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Thursday, April 13, 2006

Gas Prices: What Will the Market Bear?

Today we are watching how gas prices are monopolizing the news. On the WSET website there are two articles about rising gas prices and their effects. Gas Prices Continue Quick Climb Toward Record Highs and High Gas Prices Causing Problems for School Field Trips are two stories, both related to either the effects of the high prices or the reasons behind the increases. And in the Richmond Times is this, Surprise! Gas prices going up.

Often in the WSET articles there is a reference to Virginia Gas Prices.Com, which is also on our Lynchburg Links site. After monitoring this site for a quite awhile, we have noticed that the lowest prices usually given to two particular gas stations are generally wrong, and you can throw them out of the mix. They are usually listed as 10 cents or more below the going price, but once you arrive at the gas station you will find that is not the case. Virginia Gas Prices.Com relies on consumer reporting, and these two gas stations owned by the same company are for some reason reported lower than their actual prices.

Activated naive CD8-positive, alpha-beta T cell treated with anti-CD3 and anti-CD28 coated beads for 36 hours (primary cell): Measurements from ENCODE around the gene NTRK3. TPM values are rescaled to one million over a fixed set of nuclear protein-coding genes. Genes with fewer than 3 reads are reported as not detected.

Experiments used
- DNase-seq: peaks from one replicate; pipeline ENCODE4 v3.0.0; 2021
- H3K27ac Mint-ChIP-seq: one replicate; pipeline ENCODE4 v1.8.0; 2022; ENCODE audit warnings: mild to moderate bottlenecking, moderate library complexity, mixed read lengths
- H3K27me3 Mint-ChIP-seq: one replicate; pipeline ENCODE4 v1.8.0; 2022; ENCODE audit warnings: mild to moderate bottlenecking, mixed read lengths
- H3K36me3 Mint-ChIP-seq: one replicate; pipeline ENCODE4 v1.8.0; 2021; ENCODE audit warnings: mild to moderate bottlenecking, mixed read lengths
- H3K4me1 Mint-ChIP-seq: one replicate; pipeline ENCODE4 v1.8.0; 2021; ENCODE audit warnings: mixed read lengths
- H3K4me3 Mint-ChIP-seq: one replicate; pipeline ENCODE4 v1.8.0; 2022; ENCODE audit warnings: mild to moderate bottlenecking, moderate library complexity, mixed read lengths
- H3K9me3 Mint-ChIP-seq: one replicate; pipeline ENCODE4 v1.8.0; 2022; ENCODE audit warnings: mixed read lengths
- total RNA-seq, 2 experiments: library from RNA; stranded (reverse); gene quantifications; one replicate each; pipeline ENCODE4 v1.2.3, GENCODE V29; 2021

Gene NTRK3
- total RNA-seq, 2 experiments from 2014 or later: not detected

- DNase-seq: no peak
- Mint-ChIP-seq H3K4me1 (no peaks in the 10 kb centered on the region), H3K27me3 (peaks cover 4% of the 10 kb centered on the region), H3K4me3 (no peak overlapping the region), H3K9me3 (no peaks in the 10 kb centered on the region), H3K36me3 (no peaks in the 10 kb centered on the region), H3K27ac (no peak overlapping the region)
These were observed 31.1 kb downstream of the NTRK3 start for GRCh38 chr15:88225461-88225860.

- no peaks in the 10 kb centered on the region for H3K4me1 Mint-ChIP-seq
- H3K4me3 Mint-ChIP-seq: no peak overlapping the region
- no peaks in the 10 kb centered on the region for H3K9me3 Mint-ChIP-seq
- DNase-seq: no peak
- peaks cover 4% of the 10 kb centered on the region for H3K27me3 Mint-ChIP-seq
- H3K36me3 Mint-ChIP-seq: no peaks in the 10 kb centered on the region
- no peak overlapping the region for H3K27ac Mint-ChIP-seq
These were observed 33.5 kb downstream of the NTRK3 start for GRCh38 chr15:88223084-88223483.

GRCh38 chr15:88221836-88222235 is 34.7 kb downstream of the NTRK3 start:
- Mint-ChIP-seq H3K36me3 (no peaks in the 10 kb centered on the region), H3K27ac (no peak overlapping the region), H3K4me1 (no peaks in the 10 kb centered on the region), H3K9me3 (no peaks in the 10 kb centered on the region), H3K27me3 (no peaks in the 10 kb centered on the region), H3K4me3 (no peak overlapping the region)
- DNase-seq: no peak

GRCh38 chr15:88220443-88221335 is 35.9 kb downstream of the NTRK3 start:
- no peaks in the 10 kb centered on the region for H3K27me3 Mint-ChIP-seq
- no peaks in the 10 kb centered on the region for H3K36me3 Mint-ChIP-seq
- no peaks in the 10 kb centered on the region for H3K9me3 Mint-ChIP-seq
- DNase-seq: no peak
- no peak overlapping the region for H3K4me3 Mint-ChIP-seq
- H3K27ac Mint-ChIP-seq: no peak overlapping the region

In the Richmond Times Dispatch article they are reporting the that we can expect 25 cent higher prices than last year.

They report:

The main reason consumers will pay on average a quarter more for gasoline this summer "is the world oil market continues to be very stretched to meet demand," Caruso said.

Caruso said that 19 cents of the 25-cent increase can be attributed to higher crude oil prices.
Gasoline prices should start dropping in the second half of the year, unless something unexpected happens to disrupt supplies, he said.

I hate to be pessimistic, but something unexpected will happen. We are going to have a crisis perhaps in the Mid East, or with Venezuela, and of course do not rule out how hurricanes come into play.

Market prices appear to me to depend on three real factors: supply, demand, and the gouge factor. The gouge factor is related to how the petroleum industry can capitalize on us, and there is always a reason to present justification. What will really control the price of gas is consumption. It is the fine line that provides a tipping point in the petroleum industries formula for making profits. They want to keep us just on the edge of the tipping point, by what is called: what will the market bear.

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